Groundhog Day: How to Prevent Repeating Bad Business Decisions

by Gil Zeimer on February 2, 2011
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It’s too bad that “I Got You, Babe” by Sonny and Cher can’t play when you read this. After all, that’s the song that played over… and over… and over again in the 1993 hit Bill Murray movie, Groundhog Day.

That movie forever sealed the connection between Groundhog Day and the idea of repetition — Murray’s character relived February 2 endlessly until he learned from his mistakes — so we decided to take the time to give today a bit of a business spin.

Here are six tips to help you avoid repeating bad business decisions.

1) Get everything in writing – This has become my best business practice for every project I work on. I send estimates in writing, get the client to sign them, and invoice promptly. Every time I fail to do this (as my wife loves to remind me), I don’t get paid. This is a Groundhog Day moment that I’ve made more than a few times in the past. Also, don’t forget to follow up on your invoices after 30 days to make sure you’re in the payment queue.

2) Don’t give your time away for less than you’re worth – One mistake I’m tired of making is to work for clients for a fee that I know is below my value on a given project. So no matter how much future work the clients may dangle on a carrot, for 2011, I vow to work smarter, not harder, for what my experience is truly worth. I won’t accept that a client “has a limited budget” when I know they can afford more.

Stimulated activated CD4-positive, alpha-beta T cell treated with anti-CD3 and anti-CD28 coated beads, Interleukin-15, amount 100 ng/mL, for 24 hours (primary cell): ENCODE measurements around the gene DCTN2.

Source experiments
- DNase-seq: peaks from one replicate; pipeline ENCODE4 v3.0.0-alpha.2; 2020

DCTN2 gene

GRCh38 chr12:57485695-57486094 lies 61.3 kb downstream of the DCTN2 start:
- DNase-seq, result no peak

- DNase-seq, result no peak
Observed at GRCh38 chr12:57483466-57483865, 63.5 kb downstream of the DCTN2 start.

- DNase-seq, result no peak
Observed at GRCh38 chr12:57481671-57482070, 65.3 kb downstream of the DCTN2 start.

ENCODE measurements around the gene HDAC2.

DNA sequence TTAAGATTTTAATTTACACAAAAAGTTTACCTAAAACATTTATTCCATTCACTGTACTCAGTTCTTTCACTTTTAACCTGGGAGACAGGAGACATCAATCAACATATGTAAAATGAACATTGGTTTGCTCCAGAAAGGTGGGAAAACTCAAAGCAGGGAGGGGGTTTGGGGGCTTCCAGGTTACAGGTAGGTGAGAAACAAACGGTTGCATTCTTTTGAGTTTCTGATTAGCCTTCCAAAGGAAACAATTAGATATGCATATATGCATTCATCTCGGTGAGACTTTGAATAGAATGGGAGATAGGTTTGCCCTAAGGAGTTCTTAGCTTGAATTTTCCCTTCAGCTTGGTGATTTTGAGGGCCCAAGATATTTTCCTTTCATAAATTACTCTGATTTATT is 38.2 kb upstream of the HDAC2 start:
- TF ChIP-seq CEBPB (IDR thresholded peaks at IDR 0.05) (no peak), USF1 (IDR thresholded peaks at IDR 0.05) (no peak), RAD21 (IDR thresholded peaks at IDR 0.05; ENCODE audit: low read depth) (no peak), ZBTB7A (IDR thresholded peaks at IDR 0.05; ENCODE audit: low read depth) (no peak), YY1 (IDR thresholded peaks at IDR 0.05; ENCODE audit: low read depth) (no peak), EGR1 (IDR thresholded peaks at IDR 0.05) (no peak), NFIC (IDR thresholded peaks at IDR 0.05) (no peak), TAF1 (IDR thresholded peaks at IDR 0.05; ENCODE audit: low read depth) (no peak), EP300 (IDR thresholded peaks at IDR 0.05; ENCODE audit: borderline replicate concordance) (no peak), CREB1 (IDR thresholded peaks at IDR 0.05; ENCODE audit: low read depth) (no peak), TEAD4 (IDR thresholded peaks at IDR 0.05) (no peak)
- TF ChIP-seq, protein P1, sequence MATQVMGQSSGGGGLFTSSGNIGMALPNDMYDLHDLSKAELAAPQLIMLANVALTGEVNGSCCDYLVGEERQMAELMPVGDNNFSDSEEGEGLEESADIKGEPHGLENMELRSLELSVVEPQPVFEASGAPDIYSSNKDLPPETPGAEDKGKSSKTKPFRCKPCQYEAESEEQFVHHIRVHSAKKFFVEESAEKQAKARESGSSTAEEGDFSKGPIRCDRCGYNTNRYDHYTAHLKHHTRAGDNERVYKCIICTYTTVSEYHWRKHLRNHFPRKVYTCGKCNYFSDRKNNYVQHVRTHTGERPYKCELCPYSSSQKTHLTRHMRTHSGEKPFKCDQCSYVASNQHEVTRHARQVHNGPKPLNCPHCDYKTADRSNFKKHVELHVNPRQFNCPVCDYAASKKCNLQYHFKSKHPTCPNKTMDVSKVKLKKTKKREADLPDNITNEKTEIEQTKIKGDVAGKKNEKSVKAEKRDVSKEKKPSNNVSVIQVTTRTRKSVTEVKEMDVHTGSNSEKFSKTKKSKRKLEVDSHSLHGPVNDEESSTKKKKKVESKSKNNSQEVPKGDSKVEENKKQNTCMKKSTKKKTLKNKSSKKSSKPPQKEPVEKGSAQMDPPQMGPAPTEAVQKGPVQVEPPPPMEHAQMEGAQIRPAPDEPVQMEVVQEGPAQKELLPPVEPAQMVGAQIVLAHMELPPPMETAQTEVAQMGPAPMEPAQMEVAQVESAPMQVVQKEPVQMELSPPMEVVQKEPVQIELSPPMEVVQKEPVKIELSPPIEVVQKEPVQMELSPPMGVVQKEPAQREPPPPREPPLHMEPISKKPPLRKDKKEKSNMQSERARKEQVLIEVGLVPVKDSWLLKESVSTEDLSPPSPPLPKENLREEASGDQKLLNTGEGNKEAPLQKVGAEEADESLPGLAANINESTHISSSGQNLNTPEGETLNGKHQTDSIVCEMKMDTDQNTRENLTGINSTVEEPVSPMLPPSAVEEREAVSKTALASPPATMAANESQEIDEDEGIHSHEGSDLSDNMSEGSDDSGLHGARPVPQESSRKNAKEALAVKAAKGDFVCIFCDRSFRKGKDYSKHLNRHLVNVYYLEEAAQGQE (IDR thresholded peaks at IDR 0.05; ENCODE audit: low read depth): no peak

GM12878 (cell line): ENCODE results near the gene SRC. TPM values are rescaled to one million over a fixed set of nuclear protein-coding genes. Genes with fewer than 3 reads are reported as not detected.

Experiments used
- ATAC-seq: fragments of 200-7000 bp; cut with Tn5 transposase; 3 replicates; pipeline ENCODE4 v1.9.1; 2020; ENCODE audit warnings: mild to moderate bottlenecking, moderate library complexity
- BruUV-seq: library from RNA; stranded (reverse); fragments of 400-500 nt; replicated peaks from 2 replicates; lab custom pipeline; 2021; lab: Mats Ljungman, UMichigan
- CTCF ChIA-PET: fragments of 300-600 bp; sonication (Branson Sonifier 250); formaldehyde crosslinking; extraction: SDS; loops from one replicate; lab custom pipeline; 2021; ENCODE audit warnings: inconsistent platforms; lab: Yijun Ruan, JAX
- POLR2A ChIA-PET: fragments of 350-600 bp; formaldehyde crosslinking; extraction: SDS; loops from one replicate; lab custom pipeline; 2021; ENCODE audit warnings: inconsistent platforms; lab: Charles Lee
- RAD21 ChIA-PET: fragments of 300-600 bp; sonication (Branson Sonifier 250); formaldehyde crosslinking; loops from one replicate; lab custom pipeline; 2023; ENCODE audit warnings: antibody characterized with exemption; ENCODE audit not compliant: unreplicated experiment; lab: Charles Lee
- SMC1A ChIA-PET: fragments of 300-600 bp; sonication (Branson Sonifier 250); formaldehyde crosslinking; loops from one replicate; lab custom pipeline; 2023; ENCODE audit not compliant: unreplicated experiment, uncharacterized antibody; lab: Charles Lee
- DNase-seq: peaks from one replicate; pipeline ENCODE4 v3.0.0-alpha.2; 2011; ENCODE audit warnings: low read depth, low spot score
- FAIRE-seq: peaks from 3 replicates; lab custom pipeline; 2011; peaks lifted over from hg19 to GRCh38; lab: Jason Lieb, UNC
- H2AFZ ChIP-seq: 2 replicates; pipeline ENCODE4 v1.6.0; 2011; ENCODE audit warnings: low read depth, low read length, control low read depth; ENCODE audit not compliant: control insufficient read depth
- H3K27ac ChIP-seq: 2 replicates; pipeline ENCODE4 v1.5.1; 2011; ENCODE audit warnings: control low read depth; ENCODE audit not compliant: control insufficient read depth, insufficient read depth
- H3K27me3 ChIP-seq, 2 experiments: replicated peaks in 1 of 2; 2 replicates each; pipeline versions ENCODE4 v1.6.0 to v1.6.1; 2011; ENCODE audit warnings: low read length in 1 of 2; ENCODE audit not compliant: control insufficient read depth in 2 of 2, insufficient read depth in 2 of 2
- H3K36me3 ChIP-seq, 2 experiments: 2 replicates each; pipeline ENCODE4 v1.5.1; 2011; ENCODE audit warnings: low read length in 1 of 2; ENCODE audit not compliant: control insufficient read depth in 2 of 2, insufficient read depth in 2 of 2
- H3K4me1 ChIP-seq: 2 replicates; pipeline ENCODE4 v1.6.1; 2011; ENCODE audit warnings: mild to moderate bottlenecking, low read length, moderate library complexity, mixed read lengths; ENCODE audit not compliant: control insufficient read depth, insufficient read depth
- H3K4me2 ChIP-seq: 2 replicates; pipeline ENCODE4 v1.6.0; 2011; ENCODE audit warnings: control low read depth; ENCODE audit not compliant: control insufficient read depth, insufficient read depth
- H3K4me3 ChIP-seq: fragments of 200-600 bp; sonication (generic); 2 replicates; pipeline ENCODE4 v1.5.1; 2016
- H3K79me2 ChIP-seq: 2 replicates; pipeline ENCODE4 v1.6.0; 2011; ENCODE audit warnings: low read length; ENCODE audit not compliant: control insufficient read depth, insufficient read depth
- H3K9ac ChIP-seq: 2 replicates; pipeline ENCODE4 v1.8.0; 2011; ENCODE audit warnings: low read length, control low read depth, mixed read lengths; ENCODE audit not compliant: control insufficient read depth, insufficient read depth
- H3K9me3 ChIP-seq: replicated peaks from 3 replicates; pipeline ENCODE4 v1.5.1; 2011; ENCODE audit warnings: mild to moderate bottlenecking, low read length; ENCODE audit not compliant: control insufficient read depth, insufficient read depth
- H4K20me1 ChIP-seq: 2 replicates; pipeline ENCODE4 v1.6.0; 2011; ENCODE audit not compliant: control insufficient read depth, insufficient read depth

3) Don’t work with abusive, time-draining clients – I’ve worked with them. You’ve worked with them. They dominate your time. They test your patience. And it seems like you can never do anything right for them. Just walk away and don’t agree to work with others like them.

4) Don’t ignore your client base – We all know that our customers are our most valuable source of repeat business. So reach out to them in emails, calls, and client lunches. Don’t be bashful in asking them for a new project, to cross-sell your services or products to them, or to request a testimonial that you can put on your website.

5) Don’t forget to pay your quarterly taxes – Even if you’re cash-strapped, it’s better to borrow from your business line of credit or credit cards to pay your quarterly taxes than to put it off for a quarter or more. Those taxes can really add up.

6) Don’t sweat the small stuff – As the book of the same title explained, it’s all small stuff. I used to wake up in the middle of the night worrying about all the projects I was juggling. Now, I just roll over and think of how much those projects are worth and know they’ll get done, one by one, soon enough.

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